Duggan appoints Hassan Beydoun as senior advisor, counsel
Detroit — Mayor Mike Duggan announced Tuesday that he has appointed Detroit native Hassan Beydoun as his senior advisor and counsel.
For the last eight years, Beydoun has served as general counsel at the Michigan House of Representatives. In his new role, he will advise and represent Duggan as an advocate in Lansing for legislation.
Beydoun, who will begin his new role Sept. 20, fills the position vacated by Eli Savit, who was elected Washtenaw County prosecutor in November.
“I’m honored to have this opportunity to serve my childhood city in this capacity and thank the mayor for his confidence in me,” said Beydoun, who was born and raised in Detroit’s Warrendale neighborhood.
He earned a bachelor's in philosophy from Wayne State University, graduated with honors from the University of Iowa College of Law in 2012 and served as an attorney with the Wayne County Prosecutor's Office until 2013 before he joined the House staff.
During his time at the state House, Beydoun was instrumental in the passage of auto no-fault reform legislation and the expansion of eligibility for criminal expungement. He also previously worked on legislation relating to the Grand Bargain and creating Detroit's Financial Review Commission that set the stage for the city’s exit from bankruptcy and state financial oversight. Beydoun has also served as a member of the Michigan Human Trafficking Commission since 2016.
“Hassan brings to our team, not just a brilliant legal mind, but also extensive legislative experience and relationships in Lansing,” Duggan said in a press release. “That experience, along with his own personal commitment to removing barriers to opportunity, will serve Detroiters well. We are thrilled to have Hassan join the administration.”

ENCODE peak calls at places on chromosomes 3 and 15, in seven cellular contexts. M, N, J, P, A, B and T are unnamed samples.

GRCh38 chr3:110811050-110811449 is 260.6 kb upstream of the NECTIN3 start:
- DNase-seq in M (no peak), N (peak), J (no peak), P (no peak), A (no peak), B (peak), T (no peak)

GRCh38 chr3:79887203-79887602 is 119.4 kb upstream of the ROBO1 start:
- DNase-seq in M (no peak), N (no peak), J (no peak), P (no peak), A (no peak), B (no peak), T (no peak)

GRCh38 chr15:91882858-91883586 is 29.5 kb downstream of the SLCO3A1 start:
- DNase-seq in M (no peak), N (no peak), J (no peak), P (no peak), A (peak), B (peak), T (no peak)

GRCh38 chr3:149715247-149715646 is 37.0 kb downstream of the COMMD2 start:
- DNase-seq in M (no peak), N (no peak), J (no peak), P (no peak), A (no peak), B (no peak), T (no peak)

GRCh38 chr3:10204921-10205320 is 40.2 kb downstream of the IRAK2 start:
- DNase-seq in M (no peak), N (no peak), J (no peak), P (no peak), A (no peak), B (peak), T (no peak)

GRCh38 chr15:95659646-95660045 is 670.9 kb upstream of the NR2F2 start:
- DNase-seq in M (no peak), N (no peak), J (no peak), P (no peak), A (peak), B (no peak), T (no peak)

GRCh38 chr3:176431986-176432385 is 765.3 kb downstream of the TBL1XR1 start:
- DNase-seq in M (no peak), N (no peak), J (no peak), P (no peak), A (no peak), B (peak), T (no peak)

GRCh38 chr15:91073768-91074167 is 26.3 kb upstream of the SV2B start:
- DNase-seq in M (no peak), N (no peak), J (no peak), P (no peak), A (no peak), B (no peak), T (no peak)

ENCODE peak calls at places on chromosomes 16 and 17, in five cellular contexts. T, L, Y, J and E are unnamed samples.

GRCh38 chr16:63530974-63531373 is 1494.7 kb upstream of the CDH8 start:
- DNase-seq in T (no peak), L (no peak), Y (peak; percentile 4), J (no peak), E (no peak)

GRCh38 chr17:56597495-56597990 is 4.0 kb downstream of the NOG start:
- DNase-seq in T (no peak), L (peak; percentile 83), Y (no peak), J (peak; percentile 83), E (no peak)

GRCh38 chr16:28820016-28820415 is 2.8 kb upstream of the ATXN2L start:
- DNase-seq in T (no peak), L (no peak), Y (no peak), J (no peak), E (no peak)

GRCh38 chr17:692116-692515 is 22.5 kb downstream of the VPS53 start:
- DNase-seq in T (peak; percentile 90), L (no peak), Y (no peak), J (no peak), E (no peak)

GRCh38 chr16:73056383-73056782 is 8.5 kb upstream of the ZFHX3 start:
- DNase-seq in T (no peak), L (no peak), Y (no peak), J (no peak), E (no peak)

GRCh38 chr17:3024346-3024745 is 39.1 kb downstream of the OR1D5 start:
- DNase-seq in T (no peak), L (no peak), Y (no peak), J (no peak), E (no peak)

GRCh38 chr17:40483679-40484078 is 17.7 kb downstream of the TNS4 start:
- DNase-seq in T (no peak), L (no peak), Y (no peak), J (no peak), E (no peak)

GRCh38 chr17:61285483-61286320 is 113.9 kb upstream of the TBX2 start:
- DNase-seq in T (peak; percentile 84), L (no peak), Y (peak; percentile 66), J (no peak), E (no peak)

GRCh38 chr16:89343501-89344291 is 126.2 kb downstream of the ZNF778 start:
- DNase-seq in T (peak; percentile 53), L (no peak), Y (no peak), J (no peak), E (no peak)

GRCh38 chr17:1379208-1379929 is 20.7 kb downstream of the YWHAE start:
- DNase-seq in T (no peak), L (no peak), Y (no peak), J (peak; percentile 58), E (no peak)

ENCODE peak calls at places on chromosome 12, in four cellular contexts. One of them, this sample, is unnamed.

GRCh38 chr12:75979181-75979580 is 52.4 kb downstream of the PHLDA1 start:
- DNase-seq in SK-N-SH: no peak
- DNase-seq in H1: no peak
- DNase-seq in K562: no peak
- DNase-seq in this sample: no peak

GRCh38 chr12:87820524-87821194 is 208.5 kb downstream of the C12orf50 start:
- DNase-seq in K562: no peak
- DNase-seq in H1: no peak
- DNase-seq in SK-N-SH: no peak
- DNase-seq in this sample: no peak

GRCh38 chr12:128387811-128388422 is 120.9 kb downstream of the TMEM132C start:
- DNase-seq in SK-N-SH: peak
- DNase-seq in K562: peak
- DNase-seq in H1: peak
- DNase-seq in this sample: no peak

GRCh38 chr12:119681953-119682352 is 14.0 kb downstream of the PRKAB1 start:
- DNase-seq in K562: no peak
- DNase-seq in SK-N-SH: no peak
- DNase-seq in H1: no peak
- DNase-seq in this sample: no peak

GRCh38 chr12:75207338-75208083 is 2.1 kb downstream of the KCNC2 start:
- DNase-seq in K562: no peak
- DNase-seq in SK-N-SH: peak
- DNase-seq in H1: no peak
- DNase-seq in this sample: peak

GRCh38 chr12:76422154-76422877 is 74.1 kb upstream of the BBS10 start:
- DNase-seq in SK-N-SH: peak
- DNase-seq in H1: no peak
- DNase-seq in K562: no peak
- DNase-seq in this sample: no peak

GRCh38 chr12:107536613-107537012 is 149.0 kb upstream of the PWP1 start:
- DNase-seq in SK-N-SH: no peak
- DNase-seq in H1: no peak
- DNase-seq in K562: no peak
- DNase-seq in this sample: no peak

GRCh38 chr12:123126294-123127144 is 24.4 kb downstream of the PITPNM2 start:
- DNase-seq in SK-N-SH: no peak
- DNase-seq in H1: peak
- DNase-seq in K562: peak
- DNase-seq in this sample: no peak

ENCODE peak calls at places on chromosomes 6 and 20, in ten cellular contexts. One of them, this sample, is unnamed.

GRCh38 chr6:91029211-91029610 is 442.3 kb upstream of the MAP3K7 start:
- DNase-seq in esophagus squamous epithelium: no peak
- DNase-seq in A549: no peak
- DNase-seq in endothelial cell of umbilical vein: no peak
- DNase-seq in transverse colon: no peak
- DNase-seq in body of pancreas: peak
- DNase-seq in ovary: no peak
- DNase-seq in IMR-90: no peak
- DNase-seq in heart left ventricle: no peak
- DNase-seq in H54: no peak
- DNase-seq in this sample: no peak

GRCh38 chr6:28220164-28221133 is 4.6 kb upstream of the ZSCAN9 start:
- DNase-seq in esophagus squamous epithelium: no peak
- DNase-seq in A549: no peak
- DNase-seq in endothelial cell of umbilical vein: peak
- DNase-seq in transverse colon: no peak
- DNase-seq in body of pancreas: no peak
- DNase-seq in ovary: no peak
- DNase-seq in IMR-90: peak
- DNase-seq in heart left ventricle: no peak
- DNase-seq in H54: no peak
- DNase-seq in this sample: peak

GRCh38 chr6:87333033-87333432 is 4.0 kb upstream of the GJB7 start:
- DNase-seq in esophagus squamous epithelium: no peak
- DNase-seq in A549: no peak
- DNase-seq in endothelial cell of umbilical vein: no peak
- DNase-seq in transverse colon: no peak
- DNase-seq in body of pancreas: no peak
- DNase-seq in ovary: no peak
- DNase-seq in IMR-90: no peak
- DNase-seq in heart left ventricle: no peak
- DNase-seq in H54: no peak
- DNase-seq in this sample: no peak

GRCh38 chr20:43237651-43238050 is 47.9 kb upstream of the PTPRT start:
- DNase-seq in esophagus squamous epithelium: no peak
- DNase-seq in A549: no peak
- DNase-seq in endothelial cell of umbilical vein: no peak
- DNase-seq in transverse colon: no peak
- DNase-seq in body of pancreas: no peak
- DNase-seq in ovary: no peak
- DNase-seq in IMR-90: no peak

In addition to providing legal counsel to five House speakers, Beydoun has served as the lead attorney and advisor for the House Judiciary, Criminal Justice and Oversight Committees, as well as several special committees and investigations, including inquiries into the Flint water crisis and the Larry Nassar scandal.
While Beydoun is focused on ensuring the city's progress under Duggan, he says it starts "with an accurate census count."
For the seventh straight decade, Detroit's population declined since the census showed the city with nearly 1.85 million residents in 1950. After the recent Census Bureau's data put Detroit's 2020's population tally at 639,111, a drop of 10.5% or almost 75,000 residents from a decade ago, Duggan vowed to challenge the number, saying it's too low.
"I'd also like to address policy obstacles like car insurance costs and criminal records to help more Detroiters improve their financial situation,” Beydoun stated in the release. “As the son of an immigrant that called Detroit home, I know many of these obstacles first-hand and look forward to supporting Mayor Duggan’s strategies for eliminating them.”